The New York-born screenwriter, Aaron Sorkin, is one of the most prolific of his time. His penmanship is marked by a shrewd feel and sense for real-time scenes and zany, rapid-flowing dialogue exchanges between characters. Mr. Sorkin’s trademark has come to the fore most famously in ‘The Social Network’, which has become a mantlepiece for modern-day writers. He started off his career with theater, gradually making the jump, first to television with hits like The West Wing, and then to the big screen with A Few Good Men. In many interviews, Mr. Sorkin has revealed his obsession with getting every inflection of his dialogues correct with the actors as he does in his head when he writes.

The detailing in his scripts often demands a near-strict translation to the screen, pushing for common creative ground with the director. It is no coincidence then, that he has collaborated on many projects with filmmakers like Thomas Chlamme and David Fincher. Mr. Sorkin has emphasized his focus on bringing out different rhythms in his scenes when acted out to give them varying moods. This list ranks the best works of his life. So here is a list of Mr. Aaron Sorkin’s best screenplays, ranked. Happy reading!

10. Malice (1993)

Aaron Sorkin 01 Malice

‘Malice’ occasions unsuspecting audiences to a standard, run-of-the-mill effort that is an extremely disappointing derivative product, unable to escape the expectations fastened to it by years of genre experimentations. The archetypical setting is a small, comfortable town terrorized by murders left and right. The story plays out as you expect it to, watching it after years of seeing the same kind of stories. Mr. Sorkin’s loose plotting gives way to a lot of bagginess in the film. He comes across as indecisive in many aspects of detailing his universe, something that is unlike him. Although it released art at the same time as ‘A Few Good Men’, ‘Malice’ does not inspire confidence in the man we know Mr. Sorkin to be today: a master storyteller. His sequences feel drawn out and bereft of the magnetic pull we have come to expect of him today. Any attempts to break out from the idyll lull are strangulated by a strong desire to keep the melodramatic tone intact.

The weakness follows various aspects of the production all over, leaving a bitter taste in your mouth as a viewer. His effort can best be classified as serviceable that will put people in seats but will find it hard for them to stay there. ‘Malice’ can be turned down as a “black swan” event – a one-off – in Mr. Sorkin’s studded filmography. Do not go into this expecting the usual. 

9. Being the Ricardos (2021)

Aaron Sorkin 02 being the ricardos

I did not enjoy the movie as much as the general audience and critics. This again felt like a weak effort by Mr. Sorkin. And uncharacteristically, the writing is to blame again. Though, it must be said, not as much as the casting that kills off any chances for the film to take off. Javier Bardem is nowhere close to matching Kidman’s guile, ethic, and sensational transformation. She delivers, yet again, a top-notch performance adorned with her signature dramatic heft and penetrative hustle to get deep into her characters’ hearts (you bad children. Where did you think it was going?). I kept wondering what drew Mr. Sorkin to the story. Despite the many hours wasted on the thought, I couldn’t come up with a sound reason. Having an insightful vantage point of having access to all of Lucille and Desi’s stories – especially their daughter – does not seem to accentuate Mr. Sokrin’s narrative.

Related to Aaron Sorkin: Being the Ricardos (2021) Review

The richness we come to expect of him in the characters, and the flow of the story felt missing to me. His supposed “taking the gloves off” approach does present some moments of surprise about their lives. The one tangent that struck me the most of all was that of Lucille being powerless to dictate her own choices on television, despite being the most powerful personality on it during the time. “I navigate male egos for a living” is a testament to the difficulties women faced to be recognized as being capable of thinking and not just following orders. ‘Being the Ricardos’ creates a textured dynamic between the cultural contours of manhood that Desi experienced and grew up with, and Lucille’s indomitable spirit and character that set her apart.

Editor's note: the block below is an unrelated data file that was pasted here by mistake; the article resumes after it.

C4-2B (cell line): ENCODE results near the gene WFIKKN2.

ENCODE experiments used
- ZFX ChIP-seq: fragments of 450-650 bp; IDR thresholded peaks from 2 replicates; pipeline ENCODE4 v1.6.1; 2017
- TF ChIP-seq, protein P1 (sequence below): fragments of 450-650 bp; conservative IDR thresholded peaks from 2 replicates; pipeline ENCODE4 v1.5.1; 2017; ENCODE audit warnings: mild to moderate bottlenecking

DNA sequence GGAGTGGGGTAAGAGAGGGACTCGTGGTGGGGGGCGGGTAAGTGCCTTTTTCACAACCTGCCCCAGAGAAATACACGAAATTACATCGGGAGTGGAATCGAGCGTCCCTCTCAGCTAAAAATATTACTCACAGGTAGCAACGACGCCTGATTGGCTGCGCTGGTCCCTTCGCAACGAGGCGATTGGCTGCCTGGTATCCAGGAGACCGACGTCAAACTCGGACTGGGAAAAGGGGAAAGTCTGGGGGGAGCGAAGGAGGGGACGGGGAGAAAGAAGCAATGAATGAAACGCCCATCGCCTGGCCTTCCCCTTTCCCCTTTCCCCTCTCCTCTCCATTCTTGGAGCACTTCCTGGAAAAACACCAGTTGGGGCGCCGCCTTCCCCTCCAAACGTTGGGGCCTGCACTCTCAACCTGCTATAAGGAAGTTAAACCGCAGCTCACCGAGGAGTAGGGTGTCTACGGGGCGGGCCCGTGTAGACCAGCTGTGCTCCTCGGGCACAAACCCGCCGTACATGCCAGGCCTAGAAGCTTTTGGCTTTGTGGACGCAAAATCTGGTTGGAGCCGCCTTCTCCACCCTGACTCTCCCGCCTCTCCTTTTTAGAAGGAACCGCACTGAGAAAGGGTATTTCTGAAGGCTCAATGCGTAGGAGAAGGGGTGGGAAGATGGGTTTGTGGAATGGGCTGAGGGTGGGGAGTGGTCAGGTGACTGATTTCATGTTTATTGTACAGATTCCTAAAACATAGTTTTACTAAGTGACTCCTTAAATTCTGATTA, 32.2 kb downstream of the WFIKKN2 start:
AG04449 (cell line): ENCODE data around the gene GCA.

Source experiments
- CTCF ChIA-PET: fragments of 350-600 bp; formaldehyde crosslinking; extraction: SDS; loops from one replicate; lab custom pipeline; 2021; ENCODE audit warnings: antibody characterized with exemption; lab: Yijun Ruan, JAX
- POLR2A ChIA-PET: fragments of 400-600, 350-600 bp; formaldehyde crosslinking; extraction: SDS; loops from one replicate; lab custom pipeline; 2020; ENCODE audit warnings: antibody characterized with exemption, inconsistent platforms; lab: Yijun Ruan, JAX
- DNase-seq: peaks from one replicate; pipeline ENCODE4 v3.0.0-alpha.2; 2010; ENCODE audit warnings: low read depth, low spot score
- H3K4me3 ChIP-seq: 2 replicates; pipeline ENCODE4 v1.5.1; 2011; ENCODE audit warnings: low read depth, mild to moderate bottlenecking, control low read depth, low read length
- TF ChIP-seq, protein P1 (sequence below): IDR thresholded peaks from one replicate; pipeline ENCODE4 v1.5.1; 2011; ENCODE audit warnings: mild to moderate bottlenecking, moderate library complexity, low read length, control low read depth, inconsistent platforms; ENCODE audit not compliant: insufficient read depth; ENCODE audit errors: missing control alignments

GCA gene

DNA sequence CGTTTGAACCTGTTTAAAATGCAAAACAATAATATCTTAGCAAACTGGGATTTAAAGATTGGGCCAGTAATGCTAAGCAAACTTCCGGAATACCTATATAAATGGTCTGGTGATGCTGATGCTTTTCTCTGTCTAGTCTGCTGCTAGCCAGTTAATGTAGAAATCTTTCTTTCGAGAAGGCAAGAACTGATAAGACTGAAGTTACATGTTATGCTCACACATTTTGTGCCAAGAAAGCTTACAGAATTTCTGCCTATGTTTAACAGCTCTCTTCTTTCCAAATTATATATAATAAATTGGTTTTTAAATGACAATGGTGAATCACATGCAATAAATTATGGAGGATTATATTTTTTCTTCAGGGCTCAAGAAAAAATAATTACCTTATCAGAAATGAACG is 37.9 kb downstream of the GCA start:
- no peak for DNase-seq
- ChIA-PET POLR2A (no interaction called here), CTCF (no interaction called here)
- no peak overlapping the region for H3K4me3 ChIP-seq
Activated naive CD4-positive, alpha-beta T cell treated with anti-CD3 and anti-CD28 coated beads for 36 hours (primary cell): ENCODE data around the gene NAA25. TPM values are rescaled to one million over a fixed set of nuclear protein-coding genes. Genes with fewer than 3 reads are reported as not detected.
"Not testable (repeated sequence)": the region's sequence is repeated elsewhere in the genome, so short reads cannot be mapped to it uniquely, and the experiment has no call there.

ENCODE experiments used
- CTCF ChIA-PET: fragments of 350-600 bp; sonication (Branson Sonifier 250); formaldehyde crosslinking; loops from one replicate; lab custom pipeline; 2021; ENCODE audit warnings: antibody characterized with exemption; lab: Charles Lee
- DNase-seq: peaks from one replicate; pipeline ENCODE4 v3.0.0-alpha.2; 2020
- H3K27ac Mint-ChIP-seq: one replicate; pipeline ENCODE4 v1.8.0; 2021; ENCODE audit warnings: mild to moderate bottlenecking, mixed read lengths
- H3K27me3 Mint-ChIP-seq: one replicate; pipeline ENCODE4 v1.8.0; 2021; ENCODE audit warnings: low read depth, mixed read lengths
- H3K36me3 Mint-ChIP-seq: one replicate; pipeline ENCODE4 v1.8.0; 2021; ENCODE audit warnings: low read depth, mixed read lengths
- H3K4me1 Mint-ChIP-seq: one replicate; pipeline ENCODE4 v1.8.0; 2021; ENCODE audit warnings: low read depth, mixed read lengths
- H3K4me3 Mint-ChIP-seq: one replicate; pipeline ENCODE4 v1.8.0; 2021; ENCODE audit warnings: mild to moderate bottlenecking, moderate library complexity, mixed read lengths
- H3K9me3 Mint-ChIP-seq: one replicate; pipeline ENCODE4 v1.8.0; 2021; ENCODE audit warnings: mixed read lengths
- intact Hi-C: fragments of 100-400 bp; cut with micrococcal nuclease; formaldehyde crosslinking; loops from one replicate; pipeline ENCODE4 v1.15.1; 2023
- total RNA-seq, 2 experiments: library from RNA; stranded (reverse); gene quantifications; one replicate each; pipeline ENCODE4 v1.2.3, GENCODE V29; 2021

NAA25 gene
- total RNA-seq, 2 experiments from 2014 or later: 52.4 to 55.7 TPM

8. The American President (1995)

Aaron Sorkin 03 The American President

Against all his primal instincts, Mr. Sorkin sets up ‘The American President‘ with an uncanny pace and temperament. The optimist inside him takes over to magnify the lonely life that America’s top man lives in probably the biggest house on the street. Michael Douglas’ pairing with Annette Benning is inspiring and strikes the perfect emotional chord from a viewer’s perspective. Without getting too soft, the screenplay is aware of the character’s obligation to his own conscience. It makes a hard attempt to intricately present a polished viewpoint with too much political vernacular but still maintaining a semblance of it to set up an interesting contrast with the overall theme of the film The newer ‘Longshot’ starring Charlize Theron and Seth Rogen is another similar movie you can check out if you like this one.


7. Molly’s Game (2017)

Aaron Sorkin 04 Molly's Game

Mr. Sorkin’s foray into the role of director is a happening affair. With Jessica Chastain at the center of his web of underground, high-stakes, posh gambling rings, he comes up with an original effort that is deeply satisfying and wears off at a palatable pace. Mr. Sorkin uncovers this hidden world, untouched by any semblance of morality but sternly guided by tightly-wound scruples like of a devout faith. His characteristic style makes the experience a very light one, despite the grainy and complex nature of the subject matter. ‘Molly’s Game’ is never short of juice. Its relentless pace keeps up with the lofty aspirations of its writer and creator, whose triumphant moment comes when Molly Bloom has the most skin in the cat and mouse game.


6. The Trial of the Chicago 7 (2020)

Aaron Sorkin 05 The trial of the chicago 7

We do not often see writers pull off politics without coming across as dull, redundant, or voyeuristic. Very few – a coveted class – have been able to break down the thick wall of challenges of perception and exactness to make it a rousing affair as Mr. Sorkin does in ‘The Trial of the Chicago 7‘. He more or less negates the controversy that comes inherently attached to such projects to leave his stamp on the winning story.  The historical significance of the events that unfold in the film’s cinematic universe is, at the surface, given a social color; a characterization that feels inadequate. A work of such quality and passion can never be limited. When you actually see the characters and their lives beyond press coverage and books, you discover a strange joy and envy in seeing these men be truly free. Mr. Sorkin brings out this immensely powerful language and way of description of his notorious seven that is at once overwhelming. For the uninitiated in the details of the plot, ‘The Trial’ rolls out like an electric faux pas capable of taking down entire governments.